Schneider, Harald , Navarro Gomez, Adriana , Pedersen, Niklas , Fletcher, Sally , Russell, Stephen J. , Grundmann, Michael , Ansell, Stephen , Vogel, Johannes C. .
Inferring the evolution of temperate asplenioid ferns.
The vast majority of extant ferns grow in tropical climates although ferns contribute considerable to the temperate plant diversity. The distinguished gradient from tropical to temperate fern diversity is congruent to the general latitudinal gradient of plant biodiversity. The asplenioid ferns are in particular suited to study this aspect of fern diversity/ evolution with three out of eight major lineages having a considerable element of their species occurring in northern temperate climates. One of these mainly to nearly exclusively temperate clades, the Pleurosorus clade, has an isolated position in the aspleniod phylogeny and compromise a remarkable limited amount of extant species in comparison to the next closely related clades which in turn show a mainly tropical distribution range. The Pleurosorus clade has several unique features attracting attention. Its biogeographic distribution is shaped by the contrast of highly disjunct distribution pattern of diploid species versus the large distribution ranges of polyploidy taxa. The differentiation of substrate specificity is a remarkable trait in these rock ferns with several species pairs showing a switch from acidic rock to limestone. Our inference of the relationships using DNA sequences of up to five chloroplast genomic markers retrieved a robust phylogeny of the Pleurosorus clade comprising three subclade, the A. adiantum-nigrum clade, A. hispanicum clade, A. ruta-muraria clade. The extant diversity and distribution of this clade was likely shaped by extinctions caused by late Cenozoic global cooling. The survival in isolated refugia resulted in the establishment of particular traits, e.g. substrate specificity. Polyploidy appears to be a major factor in the post-glaciations re-colonization of temperate habitats because diploid taxa show much more limited distribution ranges. In conclusion, our studies underlines the importance of extinction for the extant fern diversity and the superiority of polyploids during the re-colonization of temperate habitats.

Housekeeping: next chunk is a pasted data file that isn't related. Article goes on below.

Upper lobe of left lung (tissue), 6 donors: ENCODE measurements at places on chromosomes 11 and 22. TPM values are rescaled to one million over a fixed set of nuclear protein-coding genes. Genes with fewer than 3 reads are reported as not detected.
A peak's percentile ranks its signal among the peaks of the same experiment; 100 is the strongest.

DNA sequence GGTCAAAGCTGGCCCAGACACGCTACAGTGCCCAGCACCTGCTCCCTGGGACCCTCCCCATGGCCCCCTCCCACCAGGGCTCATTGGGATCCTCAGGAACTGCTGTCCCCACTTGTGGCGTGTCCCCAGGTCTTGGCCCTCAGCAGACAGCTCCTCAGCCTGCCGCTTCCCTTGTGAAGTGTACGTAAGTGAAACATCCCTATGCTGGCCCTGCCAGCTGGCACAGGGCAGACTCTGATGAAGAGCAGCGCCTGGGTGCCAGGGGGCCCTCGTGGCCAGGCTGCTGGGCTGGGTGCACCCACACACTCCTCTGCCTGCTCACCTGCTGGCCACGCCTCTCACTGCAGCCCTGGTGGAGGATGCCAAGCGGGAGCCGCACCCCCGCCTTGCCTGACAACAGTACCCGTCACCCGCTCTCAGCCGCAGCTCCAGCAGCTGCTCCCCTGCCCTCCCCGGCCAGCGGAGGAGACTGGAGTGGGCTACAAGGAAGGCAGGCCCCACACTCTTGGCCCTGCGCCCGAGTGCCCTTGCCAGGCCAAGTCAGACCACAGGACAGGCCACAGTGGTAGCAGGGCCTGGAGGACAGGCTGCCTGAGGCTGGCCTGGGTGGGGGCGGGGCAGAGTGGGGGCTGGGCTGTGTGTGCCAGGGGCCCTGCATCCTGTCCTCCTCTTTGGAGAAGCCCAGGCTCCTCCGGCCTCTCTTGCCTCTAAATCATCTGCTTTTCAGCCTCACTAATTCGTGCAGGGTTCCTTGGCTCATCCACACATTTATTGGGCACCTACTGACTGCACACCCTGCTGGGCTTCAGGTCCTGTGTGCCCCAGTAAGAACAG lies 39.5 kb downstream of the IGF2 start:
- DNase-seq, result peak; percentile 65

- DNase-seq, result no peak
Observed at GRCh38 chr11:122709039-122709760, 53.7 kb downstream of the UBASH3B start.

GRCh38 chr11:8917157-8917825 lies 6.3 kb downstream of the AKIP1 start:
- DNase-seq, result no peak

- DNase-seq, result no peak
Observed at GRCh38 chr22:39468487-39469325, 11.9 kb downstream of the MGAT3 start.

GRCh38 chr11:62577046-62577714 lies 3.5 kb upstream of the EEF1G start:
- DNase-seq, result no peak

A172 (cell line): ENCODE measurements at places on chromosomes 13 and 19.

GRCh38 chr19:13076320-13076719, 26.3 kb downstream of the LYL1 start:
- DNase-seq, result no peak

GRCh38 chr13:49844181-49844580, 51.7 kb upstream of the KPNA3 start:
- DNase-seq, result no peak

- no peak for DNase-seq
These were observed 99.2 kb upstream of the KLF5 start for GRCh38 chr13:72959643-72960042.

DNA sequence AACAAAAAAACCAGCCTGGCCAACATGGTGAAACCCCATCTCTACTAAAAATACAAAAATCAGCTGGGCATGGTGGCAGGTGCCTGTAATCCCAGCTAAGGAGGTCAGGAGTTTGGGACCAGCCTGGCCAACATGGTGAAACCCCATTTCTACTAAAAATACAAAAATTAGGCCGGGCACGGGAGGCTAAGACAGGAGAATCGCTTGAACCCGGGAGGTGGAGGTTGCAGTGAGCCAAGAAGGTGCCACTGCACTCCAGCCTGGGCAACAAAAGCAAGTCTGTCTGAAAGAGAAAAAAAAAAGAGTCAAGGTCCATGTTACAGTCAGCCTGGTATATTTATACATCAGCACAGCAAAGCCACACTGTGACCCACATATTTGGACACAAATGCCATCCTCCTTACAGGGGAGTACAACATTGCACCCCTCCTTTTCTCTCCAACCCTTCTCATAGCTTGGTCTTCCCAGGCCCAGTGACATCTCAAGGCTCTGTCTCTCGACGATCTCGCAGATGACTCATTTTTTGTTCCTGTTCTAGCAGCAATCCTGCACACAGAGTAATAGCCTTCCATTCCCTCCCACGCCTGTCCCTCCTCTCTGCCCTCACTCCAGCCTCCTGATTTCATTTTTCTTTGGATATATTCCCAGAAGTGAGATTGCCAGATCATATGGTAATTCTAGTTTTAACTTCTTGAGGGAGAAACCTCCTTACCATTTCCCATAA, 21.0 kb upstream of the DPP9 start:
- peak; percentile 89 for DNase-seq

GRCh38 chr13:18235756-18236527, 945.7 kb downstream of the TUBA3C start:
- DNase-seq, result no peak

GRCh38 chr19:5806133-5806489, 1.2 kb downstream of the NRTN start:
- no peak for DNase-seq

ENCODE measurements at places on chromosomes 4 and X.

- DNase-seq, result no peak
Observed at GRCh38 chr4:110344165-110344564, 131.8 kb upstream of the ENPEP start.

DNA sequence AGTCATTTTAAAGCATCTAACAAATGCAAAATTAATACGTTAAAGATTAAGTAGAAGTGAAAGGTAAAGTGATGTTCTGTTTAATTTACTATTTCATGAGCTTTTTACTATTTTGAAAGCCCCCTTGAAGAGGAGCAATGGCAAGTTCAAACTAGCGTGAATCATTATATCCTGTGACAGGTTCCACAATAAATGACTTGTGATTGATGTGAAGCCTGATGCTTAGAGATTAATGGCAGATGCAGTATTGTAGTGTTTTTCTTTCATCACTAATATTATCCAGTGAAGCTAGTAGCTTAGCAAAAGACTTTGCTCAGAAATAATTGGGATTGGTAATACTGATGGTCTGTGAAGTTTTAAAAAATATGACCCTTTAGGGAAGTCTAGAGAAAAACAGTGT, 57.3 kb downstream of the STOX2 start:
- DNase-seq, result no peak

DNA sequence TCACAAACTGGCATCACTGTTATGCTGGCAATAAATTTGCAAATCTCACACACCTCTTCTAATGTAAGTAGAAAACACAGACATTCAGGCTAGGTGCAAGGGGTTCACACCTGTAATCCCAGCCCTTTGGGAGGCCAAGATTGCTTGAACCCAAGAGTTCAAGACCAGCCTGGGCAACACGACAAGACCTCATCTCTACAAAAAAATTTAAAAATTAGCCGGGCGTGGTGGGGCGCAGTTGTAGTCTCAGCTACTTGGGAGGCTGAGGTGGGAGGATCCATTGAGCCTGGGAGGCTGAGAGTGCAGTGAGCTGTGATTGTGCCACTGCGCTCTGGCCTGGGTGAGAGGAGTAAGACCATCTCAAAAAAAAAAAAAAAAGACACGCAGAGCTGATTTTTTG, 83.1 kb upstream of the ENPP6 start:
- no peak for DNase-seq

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1 - Natural History Museum, Cromwell Road, London, SW7 5BD, UK
2 - Natural History Museum, Botany, Cromwell Road, London, SW7 5BD, united kingdom
3 - Natural History Museum, Botany, London, SW7 5BD, UK
4 - Natural History Museum, Department of Botany, Cromwell Road, London, SW7 5BD, England
evolution of biodiversity
Presentation Type: Oral Paper:Papers for Sections
Date: Monday, July 28th, 2008
Time: 3:45 PM